Dale Ryden: The Redlands Water and Power Company’s diversion dam is located in Grand Junction, about 3 miles up the Gunnison River from its confluence with the Colorado River. It’s a low-head dam that was completed in 1918. It spans the entire width of the river and is about the length of a football field. Although at 8½ feet it doesn’t sound very high, when you’re a fish, it’s certainly high enough to prevent upstream movement. The flows in the Gunnison can vary greatly, and lately, the high flows haven’t been very high, but at times, they can approach 20,000 cubic feet per second (cfs). The water passing over the dam forms an artificial plunge pool habitat immediately below the dam that can sustain nonnative predators, such as northern pike—species that can’t exist elsewhere in the lower Gunnison River during warm water months. 

In the early 1990s, our office did some studies in the Gunnison River, knowing that it had historically had populations of endangered fish, particularly Colorado pikeminnow and razorback sucker. We found very few Colorado pikeminnow and no razorback sucker. After endangered fish emerge from the egg stage, their larvae drift downstream, sometimes several hundred miles. These young fish can drift downstream over low-head dams. As they grow, mature, and move back upstream, they can’t get back up over these low-head dams by themselves. Also, our adult endangered fish are highly migratory and can move downstream over these dams during their migrations. In the 1990s, the recovery program wanted to install a fish ladder on the Redlands Water and Power Dam, but staff didn’t know how to engineer it because nothing like this had ever been done for native or endangered fish in western Colorado. They studied salmon ladders in the Pacific Northwest and used them as a model. When they put this fish ladder in, they had no idea whether it was going to work. The first year, one endangered Colorado pikeminnow went through, which was considered a big success. We normally run this fish ladder from mid-April through mid-October, the period during which our native and endangered fish are active in the river system and migrating to spawn. Now, in a normal year, about 13,000–17,000 native fish use this ladder. It’s a selective fish ladder, meaning that there’s a trap on the upstream end where we can handle and sort fish. The native and endangered fish are allowed to go upstream, while the nonnative fish are either put back downstream or removed, depending on the level of threat they represent to endangered fish species.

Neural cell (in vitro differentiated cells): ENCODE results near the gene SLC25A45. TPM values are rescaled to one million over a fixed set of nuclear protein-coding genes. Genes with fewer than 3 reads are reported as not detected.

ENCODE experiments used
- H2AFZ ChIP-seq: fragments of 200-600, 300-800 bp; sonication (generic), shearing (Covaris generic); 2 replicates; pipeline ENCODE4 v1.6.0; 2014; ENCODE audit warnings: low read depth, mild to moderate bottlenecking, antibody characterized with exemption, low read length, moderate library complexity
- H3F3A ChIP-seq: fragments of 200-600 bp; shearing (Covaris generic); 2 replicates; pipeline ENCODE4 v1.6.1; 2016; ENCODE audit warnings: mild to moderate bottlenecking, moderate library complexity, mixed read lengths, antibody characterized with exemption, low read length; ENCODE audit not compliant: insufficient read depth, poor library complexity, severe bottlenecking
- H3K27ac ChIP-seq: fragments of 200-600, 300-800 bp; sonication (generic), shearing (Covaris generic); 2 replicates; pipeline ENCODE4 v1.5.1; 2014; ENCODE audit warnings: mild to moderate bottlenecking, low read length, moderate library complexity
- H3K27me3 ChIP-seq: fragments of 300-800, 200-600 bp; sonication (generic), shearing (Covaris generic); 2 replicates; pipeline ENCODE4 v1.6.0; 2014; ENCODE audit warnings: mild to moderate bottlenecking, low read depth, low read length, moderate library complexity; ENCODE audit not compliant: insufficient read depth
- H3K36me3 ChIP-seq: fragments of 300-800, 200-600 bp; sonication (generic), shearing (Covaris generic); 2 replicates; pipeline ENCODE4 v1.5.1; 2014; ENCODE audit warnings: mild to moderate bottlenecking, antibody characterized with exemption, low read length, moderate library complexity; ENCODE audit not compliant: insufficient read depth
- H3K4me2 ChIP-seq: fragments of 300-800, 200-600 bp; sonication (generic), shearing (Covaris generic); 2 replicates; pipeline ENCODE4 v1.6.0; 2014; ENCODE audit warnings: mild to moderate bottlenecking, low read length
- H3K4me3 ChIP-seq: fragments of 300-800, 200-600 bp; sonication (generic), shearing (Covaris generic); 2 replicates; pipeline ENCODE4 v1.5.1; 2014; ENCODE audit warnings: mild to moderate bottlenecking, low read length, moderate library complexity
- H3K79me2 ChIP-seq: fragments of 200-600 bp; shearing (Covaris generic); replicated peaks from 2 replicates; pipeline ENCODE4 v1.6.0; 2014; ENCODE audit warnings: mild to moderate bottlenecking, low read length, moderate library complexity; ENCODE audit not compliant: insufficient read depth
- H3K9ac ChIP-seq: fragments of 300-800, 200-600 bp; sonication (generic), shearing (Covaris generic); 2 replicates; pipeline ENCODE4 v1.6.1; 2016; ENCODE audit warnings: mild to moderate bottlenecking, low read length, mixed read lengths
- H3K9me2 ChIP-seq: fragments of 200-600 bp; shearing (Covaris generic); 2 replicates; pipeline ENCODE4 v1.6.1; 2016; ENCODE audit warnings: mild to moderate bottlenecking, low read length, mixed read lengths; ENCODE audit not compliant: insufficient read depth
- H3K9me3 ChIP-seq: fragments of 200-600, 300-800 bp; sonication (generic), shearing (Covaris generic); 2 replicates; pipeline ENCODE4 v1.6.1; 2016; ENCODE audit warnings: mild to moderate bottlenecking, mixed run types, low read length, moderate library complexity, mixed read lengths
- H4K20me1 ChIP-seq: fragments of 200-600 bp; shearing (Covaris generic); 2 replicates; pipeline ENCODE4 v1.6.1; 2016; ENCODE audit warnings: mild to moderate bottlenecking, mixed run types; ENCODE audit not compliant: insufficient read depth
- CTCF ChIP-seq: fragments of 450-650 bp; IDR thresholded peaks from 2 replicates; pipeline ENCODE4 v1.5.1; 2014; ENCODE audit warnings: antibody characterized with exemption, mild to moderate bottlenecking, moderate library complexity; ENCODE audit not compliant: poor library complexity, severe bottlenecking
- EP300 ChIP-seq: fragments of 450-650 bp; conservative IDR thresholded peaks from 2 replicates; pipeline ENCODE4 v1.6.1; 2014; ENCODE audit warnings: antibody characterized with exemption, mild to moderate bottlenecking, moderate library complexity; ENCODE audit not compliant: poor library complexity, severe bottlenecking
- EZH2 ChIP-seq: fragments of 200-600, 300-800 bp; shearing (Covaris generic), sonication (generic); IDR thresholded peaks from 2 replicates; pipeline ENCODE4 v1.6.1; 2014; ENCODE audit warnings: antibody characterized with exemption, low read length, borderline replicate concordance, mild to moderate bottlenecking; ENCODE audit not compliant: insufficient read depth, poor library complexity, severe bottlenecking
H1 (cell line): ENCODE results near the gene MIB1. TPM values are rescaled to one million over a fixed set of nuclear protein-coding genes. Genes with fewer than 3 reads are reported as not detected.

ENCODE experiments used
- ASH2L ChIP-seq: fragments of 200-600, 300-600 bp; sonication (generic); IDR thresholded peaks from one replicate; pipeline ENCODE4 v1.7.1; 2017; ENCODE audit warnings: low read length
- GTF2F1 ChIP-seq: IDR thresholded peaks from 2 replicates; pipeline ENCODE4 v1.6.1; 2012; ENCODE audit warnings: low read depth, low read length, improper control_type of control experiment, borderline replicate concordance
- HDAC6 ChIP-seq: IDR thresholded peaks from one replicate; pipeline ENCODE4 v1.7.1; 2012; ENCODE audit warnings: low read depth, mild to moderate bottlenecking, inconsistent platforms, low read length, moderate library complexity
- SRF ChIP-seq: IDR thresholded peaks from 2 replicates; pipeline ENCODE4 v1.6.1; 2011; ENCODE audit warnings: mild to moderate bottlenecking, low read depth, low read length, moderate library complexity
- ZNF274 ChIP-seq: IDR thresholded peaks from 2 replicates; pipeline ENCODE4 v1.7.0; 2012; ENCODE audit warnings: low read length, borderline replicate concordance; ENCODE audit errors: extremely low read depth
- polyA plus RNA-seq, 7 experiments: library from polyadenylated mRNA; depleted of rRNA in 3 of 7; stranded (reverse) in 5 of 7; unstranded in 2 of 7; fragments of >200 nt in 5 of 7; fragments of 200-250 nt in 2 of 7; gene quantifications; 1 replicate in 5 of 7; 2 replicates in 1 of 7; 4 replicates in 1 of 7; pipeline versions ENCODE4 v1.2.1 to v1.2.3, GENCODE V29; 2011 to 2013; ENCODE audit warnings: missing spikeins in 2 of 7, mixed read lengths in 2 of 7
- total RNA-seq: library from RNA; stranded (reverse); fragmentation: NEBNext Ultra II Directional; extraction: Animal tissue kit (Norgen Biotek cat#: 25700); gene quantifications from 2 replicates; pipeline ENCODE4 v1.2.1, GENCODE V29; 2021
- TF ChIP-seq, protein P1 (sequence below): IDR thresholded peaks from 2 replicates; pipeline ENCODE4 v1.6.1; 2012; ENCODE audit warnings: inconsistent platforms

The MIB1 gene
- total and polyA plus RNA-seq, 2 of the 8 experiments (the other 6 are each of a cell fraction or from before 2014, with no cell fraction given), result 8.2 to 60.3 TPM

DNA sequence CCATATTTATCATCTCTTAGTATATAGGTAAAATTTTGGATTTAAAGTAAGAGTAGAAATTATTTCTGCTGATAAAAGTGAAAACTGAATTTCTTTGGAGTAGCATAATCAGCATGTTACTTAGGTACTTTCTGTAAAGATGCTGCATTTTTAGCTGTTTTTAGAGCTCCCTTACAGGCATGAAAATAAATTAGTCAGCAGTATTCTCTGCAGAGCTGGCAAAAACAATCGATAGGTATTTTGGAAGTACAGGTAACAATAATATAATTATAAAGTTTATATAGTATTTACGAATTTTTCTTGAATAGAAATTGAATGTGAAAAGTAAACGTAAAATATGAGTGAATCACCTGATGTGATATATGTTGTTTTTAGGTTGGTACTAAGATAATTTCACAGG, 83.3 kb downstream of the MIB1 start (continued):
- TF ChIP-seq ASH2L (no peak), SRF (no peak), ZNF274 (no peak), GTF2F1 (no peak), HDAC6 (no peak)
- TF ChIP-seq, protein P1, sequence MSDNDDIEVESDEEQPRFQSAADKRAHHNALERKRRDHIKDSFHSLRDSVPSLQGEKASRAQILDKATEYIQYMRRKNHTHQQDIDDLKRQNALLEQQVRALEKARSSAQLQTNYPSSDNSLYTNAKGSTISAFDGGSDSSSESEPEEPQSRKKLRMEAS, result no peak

Directly across the river from the Redlands fish ladder is the unscreened intake to the Redlands Water and Power Canal. A couple hundred yards down that canal is a fish screen that funnels fish back to the river through an underground fish return tube. We have a good partnership with Redlands Water and Power. It assists us with fish ladder maintenance issues. We also share flows that are delivered through the record of decision (ROD) for the Aspinall Unit dams. The ROD allows us to take 75 cfs to operate our fish ladder. When flows in the Gunnison River are low, that 75 cfs can be the only water in the Gunnison River for about a quarter of a mile, until the Redlands Water and Power Canal fish return tube returns its water to the river, so it is pivotal for the fish species. The ROD flows allow us to successfully provide passage for endangered fish in the lower Gunnison River, even during very low water years. 

A Colorado pikeminnow in the fish trap at the Redlands Dam fish passage.

Hydro Leader: Was the fish ladder built on your organization’s budget, or did Redlands Water and Power contribute money to it? 

Dale Ryden: It was built using recovery program funding, which is contributed by our partners. That money is divided between two types of expenditures: base funding and capital projects funding. Capital projects funding is used to construct things like fish ladders and hatcheries. Redlands Water and Power, like a lot of the other low-head dam operators in the Grand Valley, has a recovery program scope of work that helps it perform maintenance and repairs on its dam and canal. We bill the same account to maintain and repair the fish ladders and to repair and replace equipment as necessary. 

Hydro Leader: Have you thought about putting an automated sorting system in the fish ladder? 

Dale Ryden: The funny thing with fish ladders is you never really know what you’re going to get. You might have 3 fish in the ladder one day and 2,500 fish the next. Also, during storm events, or daily during high-flow periods, a lot of what we do is just cleaning sticks and mud out of the fish ladder and raising and lowering gates to help clean out the fish trap. You have no idea what you need to do to keep the facility operating correctly unless you’re out there on a daily basis. Another problem is hybridization among fish species. We get a lot of hybrid sucker species that need to be handled individually to determine what species they are. It would be extremely difficult to automate these activities, which really require on-the-ground decisionmaking. There are other problems we deal with at this facility. We have a large homeless presence in the area, and people cut fences and even attempt to fish in the fish ladder when we’re not there. Also, a lot of weird things, such as mattresses and lawn chairs, get thrown into the river upstream of the fish ladder and must be cleaned off the upstream trash racks.